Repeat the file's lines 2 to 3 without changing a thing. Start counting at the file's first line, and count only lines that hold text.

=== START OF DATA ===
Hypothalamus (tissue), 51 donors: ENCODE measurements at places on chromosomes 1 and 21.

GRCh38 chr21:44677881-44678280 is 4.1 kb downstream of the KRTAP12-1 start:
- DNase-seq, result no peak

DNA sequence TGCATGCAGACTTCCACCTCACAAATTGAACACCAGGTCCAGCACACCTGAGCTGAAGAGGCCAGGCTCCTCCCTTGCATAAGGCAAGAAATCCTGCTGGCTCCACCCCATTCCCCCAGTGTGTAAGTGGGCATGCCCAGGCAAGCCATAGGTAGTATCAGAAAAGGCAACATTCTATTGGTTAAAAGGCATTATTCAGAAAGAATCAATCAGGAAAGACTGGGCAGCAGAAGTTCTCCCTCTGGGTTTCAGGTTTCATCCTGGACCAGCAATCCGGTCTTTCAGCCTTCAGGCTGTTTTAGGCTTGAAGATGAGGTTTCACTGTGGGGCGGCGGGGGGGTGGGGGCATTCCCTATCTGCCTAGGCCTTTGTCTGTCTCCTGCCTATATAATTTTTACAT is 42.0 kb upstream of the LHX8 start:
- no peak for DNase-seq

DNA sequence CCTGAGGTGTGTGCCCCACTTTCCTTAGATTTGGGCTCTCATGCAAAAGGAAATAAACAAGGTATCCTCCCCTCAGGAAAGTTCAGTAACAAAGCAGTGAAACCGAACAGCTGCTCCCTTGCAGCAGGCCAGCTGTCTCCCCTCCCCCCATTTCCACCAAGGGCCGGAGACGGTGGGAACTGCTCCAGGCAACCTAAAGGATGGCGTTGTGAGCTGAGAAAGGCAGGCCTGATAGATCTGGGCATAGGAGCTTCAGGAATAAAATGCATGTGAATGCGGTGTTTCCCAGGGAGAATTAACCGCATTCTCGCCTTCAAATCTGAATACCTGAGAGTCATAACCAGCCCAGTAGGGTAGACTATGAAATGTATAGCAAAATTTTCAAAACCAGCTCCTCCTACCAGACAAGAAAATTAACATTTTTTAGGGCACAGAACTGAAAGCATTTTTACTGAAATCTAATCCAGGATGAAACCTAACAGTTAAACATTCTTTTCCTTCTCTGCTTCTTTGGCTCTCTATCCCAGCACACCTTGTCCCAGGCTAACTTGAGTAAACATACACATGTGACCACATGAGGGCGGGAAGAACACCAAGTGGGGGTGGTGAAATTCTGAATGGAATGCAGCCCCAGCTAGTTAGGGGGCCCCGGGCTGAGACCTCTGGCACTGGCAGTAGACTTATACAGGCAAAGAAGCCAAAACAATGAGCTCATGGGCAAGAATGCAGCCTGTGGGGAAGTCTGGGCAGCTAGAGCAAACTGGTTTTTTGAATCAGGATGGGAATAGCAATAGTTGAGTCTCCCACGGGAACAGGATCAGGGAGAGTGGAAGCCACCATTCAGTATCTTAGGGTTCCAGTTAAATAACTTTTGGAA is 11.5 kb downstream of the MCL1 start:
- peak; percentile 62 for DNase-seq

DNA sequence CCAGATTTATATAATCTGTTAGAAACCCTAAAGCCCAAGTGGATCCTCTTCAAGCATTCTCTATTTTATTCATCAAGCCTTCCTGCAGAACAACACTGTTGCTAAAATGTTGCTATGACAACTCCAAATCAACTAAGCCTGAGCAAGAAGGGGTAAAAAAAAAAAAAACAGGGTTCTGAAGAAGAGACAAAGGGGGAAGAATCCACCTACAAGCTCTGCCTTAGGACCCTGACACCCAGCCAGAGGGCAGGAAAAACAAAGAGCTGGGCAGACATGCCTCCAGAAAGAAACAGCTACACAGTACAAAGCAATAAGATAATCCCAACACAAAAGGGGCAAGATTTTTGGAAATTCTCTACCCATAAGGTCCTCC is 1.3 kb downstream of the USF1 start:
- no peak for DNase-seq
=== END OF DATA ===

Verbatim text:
GRCh38 chr21:44677881-44678280 is 4.1 kb downstream of the KRTAP12-1 start:
- DNase-seq, result no peak